Lamenting Lost Landscapes
Anup Singh Beniwal
PLAYS FROM A FRACTURED LAND: PUNJABI PARTITION DRAMA IN TRANSLATION by Atamjit. Translated from the original Urdu by Ameena Z. Cheema, Rana Nayar, Swaraj Raj and Vivek Sachdeva Sahitya Akademi, New Delhi, 2021, 316 pp., 325.00
January 2022, volume 46, No 1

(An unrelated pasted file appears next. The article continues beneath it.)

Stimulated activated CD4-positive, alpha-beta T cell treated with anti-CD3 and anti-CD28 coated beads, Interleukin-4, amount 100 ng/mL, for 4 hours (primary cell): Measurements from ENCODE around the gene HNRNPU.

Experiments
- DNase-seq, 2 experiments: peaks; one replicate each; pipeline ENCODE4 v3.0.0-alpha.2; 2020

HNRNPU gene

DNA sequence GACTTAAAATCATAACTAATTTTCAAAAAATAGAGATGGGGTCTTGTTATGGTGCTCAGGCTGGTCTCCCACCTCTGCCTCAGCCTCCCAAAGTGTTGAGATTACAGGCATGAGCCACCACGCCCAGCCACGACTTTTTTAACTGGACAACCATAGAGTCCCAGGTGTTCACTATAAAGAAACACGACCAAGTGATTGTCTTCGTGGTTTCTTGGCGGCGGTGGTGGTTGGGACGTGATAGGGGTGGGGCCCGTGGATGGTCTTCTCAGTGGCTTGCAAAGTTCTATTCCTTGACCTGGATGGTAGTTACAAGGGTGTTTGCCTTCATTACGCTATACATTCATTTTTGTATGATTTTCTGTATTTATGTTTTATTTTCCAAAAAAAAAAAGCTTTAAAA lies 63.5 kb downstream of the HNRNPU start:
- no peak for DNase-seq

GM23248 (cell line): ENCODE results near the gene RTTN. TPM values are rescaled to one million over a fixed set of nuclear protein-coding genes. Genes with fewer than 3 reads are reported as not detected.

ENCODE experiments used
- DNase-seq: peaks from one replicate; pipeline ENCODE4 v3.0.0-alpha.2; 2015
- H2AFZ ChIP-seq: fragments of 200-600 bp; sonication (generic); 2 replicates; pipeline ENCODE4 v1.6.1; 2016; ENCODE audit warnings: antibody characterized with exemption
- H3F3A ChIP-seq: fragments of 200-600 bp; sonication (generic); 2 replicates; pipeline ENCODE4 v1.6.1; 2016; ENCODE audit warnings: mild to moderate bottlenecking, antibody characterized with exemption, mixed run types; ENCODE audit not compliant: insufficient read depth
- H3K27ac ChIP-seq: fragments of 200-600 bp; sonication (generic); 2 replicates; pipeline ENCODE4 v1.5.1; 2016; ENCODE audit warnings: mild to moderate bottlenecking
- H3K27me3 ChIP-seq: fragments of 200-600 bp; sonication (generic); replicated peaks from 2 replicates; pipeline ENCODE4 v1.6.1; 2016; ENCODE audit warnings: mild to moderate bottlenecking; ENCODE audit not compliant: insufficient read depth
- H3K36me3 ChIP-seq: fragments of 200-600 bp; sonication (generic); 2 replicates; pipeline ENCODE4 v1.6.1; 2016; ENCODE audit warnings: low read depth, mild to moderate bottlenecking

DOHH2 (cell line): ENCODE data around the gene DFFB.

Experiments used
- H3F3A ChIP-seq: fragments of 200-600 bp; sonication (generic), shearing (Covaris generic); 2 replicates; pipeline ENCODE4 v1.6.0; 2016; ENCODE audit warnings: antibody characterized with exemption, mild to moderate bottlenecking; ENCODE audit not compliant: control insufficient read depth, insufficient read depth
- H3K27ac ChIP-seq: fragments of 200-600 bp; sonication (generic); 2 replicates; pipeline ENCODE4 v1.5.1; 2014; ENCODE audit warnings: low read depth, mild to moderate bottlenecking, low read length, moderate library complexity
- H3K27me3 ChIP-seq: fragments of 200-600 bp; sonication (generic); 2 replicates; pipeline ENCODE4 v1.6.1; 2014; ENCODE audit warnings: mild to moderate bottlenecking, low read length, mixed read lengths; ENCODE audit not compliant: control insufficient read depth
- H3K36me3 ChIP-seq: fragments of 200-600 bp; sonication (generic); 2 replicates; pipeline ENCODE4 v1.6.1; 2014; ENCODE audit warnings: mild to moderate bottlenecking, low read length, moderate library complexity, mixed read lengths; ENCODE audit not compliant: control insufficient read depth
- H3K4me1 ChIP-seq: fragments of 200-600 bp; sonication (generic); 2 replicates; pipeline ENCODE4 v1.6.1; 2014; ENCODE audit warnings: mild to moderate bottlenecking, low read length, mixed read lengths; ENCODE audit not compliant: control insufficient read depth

Independent India, as a secular nation, was born in Partition. The legacy of this fracture continues to implode and explode the very idea and ideals of post-Independent India.  Indian creative imagination has continuously engaged with the ever-changing trajectories of this fracture, especially communalism. Since Partition these creative responses, in fact, have evolved as a distinct sub-genre within Indian literature. While the initial creative responses to Partition were underlined by an emotive surcharge that oscillated between memory and forgetting, the lived and the thought, or the exigencies of traumatic immediacy and the demands of nation building, the later ‘re-visits’ have tended to be more ideological and analytical in their thrust and have increasingly focused on the protean character of the phenomenon. While some of these literary perspectives, for example Train to Pakistan, Azadi,  and Midnight’s Children  in English, Pinjar and  Ajj Akhaan Waris Shah Nu in Punjabi, Tamas and Jis Lahore Nahin Dekhiya in Hindi, ‘Toba Tek Singh’, Shyah Hashiye, Aag ka Dariya, Khawab Rau, Basti or ‘Subah Azadi’ in Urdu and Epar Ganga-Opar Ganga in Bengali have attained representational iconicity through English or English translations, numerous other narratives, equally insightful and poignant, are yet to become a part of ‘mainstream’ critical reflection on Partition.

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